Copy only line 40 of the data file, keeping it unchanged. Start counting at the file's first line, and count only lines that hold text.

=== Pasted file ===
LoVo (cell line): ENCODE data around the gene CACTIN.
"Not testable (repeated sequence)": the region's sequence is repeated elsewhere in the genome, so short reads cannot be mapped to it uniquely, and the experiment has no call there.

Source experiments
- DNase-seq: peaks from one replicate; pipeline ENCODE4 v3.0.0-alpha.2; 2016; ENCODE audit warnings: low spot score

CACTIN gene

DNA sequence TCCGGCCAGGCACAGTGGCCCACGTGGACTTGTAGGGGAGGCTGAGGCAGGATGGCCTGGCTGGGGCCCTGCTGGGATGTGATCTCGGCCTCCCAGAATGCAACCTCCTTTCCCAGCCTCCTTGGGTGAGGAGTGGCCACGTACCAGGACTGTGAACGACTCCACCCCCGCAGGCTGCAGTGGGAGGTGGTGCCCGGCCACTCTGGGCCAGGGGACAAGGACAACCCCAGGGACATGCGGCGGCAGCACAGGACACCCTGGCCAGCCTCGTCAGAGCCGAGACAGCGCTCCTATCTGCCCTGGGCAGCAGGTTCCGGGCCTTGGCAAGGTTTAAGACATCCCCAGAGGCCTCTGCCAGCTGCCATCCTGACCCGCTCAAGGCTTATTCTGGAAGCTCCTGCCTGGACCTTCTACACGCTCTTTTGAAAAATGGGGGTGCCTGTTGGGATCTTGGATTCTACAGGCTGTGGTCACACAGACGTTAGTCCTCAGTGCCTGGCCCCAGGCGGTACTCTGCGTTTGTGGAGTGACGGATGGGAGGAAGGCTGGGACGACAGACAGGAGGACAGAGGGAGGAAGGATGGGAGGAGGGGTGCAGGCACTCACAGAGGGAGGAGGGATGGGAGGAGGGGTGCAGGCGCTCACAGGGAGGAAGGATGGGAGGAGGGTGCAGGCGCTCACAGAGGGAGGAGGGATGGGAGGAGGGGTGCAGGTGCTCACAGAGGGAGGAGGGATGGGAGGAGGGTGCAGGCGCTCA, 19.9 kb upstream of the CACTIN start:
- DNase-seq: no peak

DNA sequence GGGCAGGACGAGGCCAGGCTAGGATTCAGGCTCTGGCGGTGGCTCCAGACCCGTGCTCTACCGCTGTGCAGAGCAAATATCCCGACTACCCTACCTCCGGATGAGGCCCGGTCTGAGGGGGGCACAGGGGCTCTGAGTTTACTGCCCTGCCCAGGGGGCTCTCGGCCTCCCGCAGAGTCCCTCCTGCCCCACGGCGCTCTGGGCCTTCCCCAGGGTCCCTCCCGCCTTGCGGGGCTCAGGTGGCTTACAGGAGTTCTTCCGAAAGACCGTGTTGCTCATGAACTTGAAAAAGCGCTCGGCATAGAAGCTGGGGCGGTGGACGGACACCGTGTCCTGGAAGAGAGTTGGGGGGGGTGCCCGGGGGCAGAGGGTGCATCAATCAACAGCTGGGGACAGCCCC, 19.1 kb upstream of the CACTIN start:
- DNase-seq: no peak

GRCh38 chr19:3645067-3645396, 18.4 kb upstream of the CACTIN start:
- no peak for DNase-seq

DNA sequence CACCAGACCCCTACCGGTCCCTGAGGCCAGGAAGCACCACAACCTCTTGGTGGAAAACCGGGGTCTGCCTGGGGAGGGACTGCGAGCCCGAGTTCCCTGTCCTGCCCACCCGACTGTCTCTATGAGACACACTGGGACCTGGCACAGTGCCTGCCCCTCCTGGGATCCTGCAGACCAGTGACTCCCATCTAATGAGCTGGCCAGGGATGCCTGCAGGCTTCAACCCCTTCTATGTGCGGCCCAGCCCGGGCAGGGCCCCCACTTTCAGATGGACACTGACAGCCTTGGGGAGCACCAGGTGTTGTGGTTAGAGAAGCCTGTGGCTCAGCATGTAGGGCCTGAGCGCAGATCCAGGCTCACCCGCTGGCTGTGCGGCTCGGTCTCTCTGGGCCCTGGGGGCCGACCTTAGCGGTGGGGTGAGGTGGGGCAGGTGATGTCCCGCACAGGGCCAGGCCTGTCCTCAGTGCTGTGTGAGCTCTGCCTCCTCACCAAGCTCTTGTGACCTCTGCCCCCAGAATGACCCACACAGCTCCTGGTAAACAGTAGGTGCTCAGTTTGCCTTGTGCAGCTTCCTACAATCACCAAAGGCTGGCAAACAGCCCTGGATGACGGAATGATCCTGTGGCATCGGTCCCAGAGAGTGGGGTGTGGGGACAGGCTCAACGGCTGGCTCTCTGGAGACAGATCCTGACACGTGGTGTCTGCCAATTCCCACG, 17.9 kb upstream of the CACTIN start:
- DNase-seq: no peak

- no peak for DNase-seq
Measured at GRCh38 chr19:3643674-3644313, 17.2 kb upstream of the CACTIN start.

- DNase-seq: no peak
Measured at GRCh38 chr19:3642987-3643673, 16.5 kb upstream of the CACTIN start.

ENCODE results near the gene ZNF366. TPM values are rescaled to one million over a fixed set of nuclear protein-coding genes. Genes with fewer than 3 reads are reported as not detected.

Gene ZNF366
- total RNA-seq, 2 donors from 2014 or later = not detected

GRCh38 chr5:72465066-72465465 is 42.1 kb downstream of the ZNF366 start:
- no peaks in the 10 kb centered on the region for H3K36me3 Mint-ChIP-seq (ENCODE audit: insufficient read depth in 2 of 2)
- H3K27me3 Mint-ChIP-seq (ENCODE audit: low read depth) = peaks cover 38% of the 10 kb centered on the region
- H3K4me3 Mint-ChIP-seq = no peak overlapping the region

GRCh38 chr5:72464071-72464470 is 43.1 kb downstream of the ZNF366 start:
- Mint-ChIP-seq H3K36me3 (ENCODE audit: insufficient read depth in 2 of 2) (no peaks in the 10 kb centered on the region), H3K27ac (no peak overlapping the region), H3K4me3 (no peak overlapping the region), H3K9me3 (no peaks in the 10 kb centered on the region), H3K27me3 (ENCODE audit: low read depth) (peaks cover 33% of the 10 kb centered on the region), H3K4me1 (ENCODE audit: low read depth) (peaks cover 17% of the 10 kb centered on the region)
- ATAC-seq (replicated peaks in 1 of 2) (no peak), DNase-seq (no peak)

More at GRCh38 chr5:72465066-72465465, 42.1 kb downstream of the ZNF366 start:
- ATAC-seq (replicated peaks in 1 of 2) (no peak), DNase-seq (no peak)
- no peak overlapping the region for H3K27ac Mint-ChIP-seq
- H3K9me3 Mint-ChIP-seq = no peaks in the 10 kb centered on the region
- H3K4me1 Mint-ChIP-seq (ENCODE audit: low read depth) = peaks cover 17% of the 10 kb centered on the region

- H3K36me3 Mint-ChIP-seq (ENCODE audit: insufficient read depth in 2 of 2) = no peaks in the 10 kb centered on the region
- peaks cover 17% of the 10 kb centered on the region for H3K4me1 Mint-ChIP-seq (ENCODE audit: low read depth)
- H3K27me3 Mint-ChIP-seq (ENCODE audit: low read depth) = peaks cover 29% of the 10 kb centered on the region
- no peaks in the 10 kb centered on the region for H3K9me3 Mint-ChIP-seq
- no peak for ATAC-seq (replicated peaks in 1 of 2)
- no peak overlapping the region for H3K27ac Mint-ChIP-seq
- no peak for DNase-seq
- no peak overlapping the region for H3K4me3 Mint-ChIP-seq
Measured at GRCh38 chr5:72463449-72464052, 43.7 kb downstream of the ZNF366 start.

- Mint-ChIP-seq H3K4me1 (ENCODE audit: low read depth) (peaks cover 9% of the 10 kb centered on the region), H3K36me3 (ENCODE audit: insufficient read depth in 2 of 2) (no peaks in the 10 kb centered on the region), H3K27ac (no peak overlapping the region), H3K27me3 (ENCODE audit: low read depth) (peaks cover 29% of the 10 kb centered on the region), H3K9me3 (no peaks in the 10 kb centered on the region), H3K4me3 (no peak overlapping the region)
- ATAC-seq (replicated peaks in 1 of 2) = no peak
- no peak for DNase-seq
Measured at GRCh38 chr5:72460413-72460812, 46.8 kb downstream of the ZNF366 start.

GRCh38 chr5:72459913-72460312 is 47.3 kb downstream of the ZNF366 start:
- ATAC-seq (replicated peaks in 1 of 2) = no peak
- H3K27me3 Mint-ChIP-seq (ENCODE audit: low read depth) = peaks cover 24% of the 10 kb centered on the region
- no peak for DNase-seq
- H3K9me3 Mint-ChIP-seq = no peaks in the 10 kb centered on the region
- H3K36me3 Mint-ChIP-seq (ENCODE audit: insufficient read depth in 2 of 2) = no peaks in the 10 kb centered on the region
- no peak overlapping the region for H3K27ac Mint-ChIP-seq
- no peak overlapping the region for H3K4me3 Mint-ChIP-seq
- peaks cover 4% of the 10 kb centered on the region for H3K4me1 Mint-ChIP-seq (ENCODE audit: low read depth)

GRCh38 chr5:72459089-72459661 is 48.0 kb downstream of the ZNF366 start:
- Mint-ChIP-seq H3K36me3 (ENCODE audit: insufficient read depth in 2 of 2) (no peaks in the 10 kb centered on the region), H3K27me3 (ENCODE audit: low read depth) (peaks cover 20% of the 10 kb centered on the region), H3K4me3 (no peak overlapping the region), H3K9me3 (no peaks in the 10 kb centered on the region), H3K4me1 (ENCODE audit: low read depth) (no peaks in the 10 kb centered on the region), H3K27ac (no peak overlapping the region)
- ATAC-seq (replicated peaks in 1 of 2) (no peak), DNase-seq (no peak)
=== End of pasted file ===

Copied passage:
- no peak overlapping the region for H3K4me3 Mint-ChIP-seq